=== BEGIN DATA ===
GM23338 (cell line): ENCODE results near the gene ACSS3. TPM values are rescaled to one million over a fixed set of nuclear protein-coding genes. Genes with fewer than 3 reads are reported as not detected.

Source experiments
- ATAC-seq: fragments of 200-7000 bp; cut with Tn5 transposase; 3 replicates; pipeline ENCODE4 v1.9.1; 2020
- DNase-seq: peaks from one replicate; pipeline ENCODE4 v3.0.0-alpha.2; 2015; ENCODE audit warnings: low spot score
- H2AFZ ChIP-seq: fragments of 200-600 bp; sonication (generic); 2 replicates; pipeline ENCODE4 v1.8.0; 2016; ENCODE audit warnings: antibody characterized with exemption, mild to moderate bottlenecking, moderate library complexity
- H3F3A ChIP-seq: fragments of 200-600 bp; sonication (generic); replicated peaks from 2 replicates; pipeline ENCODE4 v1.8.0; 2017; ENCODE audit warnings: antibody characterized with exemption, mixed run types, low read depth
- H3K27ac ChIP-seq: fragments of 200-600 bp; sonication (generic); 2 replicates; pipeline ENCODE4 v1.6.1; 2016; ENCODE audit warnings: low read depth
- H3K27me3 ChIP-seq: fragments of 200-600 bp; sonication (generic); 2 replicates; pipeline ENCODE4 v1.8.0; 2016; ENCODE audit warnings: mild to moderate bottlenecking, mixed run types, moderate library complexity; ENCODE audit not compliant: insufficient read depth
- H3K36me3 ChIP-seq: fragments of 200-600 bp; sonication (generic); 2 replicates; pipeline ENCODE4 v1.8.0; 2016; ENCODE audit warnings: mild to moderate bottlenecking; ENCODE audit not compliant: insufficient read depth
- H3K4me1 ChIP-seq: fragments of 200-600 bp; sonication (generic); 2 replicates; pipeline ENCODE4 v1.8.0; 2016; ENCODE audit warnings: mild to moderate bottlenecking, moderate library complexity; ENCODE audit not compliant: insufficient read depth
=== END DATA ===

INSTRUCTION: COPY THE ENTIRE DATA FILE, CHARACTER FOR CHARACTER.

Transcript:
GM23338 (cell line): ENCODE results near the gene ACSS3. TPM values are rescaled to one million over a fixed set of nuclear protein-coding genes. Genes with fewer than 3 reads are reported as not detected.

Source experiments
- ATAC-seq: fragments of 200-7000 bp; cut with Tn5 transposase; 3 replicates; pipeline ENCODE4 v1.9.1; 2020
- DNase-seq: peaks from one replicate; pipeline ENCODE4 v3.0.0-alpha.2; 2015; ENCODE audit warnings: low spot score
- H2AFZ ChIP-seq: fragments of 200-600 bp; sonication (generic); 2 replicates; pipeline ENCODE4 v1.8.0; 2016; ENCODE audit warnings: antibody characterized with exemption, mild to moderate bottlenecking, moderate library complexity
- H3F3A ChIP-seq: fragments of 200-600 bp; sonication (generic); replicated peaks from 2 replicates; pipeline ENCODE4 v1.8.0; 2017; ENCODE audit warnings: antibody characterized with exemption, mixed run types, low read depth
- H3K27ac ChIP-seq: fragments of 200-600 bp; sonication (generic); 2 replicates; pipeline ENCODE4 v1.6.1; 2016; ENCODE audit warnings: low read depth
- H3K27me3 ChIP-seq: fragments of 200-600 bp; sonication (generic); 2 replicates; pipeline ENCODE4 v1.8.0; 2016; ENCODE audit warnings: mild to moderate bottlenecking, mixed run types, moderate library complexity; ENCODE audit not compliant: insufficient read depth
- H3K36me3 ChIP-seq: fragments of 200-600 bp; sonication (generic); 2 replicates; pipeline ENCODE4 v1.8.0; 2016; ENCODE audit warnings: mild to moderate bottlenecking; ENCODE audit not compliant: insufficient read depth
- H3K4me1 ChIP-seq: fragments of 200-600 bp; sonication (generic); 2 replicates; pipeline ENCODE4 v1.8.0; 2016; ENCODE audit warnings: mild to moderate bottlenecking, moderate library complexity; ENCODE audit not compliant: insufficient read depth